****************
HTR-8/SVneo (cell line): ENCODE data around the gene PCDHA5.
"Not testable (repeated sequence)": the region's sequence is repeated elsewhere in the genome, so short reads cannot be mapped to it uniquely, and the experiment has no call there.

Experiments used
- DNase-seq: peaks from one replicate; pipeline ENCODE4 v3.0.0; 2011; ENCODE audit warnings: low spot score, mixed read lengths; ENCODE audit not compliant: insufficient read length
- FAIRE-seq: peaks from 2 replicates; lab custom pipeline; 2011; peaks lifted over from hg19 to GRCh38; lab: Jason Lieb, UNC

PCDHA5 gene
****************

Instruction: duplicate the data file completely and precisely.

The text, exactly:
HTR-8/SVneo (cell line): ENCODE data around the gene PCDHA5.
"Not testable (repeated sequence)": the region's sequence is repeated elsewhere in the genome, so short reads cannot be mapped to it uniquely, and the experiment has no call there.

Experiments used
- DNase-seq: peaks from one replicate; pipeline ENCODE4 v3.0.0; 2011; ENCODE audit warnings: low spot score, mixed read lengths; ENCODE audit not compliant: insufficient read length
- FAIRE-seq: peaks from 2 replicates; lab custom pipeline; 2011; peaks lifted over from hg19 to GRCh38; lab: Jason Lieb, UNC

PCDHA5 gene